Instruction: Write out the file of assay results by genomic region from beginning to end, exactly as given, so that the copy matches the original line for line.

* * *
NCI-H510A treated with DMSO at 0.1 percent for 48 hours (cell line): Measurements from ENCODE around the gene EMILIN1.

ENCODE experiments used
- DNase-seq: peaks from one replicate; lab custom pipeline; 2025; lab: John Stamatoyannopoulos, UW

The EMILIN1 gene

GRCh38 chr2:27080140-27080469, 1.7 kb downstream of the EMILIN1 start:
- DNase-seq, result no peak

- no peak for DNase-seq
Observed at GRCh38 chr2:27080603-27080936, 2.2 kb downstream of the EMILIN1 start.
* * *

NCI-H510A treated with DMSO at 0.1 percent for 48 hours (cell line): Measurements from ENCODE around the gene EMILIN1.

ENCODE experiments used
- DNase-seq: peaks from one replicate; lab custom pipeline; 2025; lab: John Stamatoyannopoulos, UW

The EMILIN1 gene

GRCh38 chr2:27080140-27080469, 1.7 kb downstream of the EMILIN1 start:
- DNase-seq, result no peak

- no peak for DNase-seq
Observed at GRCh38 chr2:27080603-27080936, 2.2 kb downstream of the EMILIN1 start.